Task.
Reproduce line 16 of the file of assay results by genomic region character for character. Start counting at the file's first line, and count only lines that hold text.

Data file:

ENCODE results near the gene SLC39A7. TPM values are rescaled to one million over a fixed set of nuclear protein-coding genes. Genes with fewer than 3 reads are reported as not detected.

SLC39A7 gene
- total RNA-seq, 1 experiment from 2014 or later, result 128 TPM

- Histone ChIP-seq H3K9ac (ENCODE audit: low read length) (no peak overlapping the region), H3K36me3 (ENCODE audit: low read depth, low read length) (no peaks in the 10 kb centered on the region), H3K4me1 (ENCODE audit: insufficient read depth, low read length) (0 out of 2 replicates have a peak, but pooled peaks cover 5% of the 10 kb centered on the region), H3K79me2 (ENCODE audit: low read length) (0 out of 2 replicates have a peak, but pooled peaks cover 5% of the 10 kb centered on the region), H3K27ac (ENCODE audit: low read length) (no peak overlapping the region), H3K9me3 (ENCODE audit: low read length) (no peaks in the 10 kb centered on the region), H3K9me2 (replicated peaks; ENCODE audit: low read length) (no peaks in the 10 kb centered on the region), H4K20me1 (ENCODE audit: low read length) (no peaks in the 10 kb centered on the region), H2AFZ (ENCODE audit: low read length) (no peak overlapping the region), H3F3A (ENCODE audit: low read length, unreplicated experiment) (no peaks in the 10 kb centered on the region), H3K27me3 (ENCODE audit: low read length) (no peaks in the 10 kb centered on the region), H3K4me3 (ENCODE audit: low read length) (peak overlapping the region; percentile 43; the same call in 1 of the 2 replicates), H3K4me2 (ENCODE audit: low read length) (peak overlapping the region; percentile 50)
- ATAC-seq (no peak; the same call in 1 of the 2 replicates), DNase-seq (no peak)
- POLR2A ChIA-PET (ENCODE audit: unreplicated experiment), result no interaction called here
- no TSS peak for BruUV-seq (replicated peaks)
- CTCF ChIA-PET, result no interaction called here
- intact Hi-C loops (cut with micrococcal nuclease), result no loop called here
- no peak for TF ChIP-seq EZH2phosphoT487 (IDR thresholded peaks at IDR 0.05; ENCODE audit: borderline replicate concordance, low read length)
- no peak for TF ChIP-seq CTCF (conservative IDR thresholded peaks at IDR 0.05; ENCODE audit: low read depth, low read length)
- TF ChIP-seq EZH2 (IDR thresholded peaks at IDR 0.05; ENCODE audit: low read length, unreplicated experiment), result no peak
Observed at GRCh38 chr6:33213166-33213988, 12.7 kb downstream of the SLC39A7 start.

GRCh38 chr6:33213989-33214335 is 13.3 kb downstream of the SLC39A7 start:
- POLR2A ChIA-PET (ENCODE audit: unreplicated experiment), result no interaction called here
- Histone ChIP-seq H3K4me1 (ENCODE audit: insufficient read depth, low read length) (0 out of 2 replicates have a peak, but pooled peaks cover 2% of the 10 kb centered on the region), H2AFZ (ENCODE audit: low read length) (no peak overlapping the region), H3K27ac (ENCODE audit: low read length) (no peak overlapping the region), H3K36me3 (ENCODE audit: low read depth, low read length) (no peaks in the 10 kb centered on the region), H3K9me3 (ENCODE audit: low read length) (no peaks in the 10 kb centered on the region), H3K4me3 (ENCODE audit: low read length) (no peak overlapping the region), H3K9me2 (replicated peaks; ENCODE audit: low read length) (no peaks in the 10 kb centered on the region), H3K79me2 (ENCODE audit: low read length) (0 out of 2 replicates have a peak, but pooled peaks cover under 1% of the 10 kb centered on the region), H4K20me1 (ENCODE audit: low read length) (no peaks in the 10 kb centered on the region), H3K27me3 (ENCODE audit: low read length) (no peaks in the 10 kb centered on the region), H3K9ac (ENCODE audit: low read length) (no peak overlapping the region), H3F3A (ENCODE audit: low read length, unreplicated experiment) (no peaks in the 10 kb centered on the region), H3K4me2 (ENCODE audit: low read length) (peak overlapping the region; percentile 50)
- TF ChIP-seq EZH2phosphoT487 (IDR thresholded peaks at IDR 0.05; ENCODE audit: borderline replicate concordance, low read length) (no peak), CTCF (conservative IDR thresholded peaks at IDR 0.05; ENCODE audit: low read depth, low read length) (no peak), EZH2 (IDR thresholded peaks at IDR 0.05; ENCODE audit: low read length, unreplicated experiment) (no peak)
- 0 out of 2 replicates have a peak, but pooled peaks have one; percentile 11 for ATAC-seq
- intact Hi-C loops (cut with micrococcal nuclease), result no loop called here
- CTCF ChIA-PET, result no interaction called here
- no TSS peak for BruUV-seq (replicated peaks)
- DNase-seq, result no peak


- Histone ChIP-seq H3K4me1 (ENCODE audit: insufficient read depth, low read length) (0 out of 2 replicates have a peak, but pooled peaks cover 2% of the 10 kb centered on the region), H2AFZ (ENCODE audit: low read length) (no peak overlapping the region), H3K27ac (ENCODE audit: low read length) (no peak overlapping the region), H3K36me3 (ENCODE audit: low read depth, low read length) (no peaks in the 10 kb centered on the region), H3K9me3 (ENCODE audit: low read length) (no peaks in the 10 kb centered on the region), H3K4me3 (ENCODE audit: low read length) (no peak overlapping the region), H3K9me2 (replicated peaks; ENCODE audit: low read length) (no peaks in the 10 kb centered on the region), H3K79me2 (ENCODE audit: low read length) (0 out of 2 replicates have a peak, but pooled peaks cover under 1% of the 10 kb centered on the region), H4K20me1 (ENCODE audit: low read length) (no peaks in the 10 kb centered on the region), H3K27me3 (ENCODE audit: low read length) (no peaks in the 10 kb centered on the region), H3K9ac (ENCODE audit: low read length) (no peak overlapping the region), H3F3A (ENCODE audit: low read length, unreplicated experiment) (no peaks in the 10 kb centered on the region), H3K4me2 (ENCODE audit: low read length) (peak overlapping the region; percentile 50)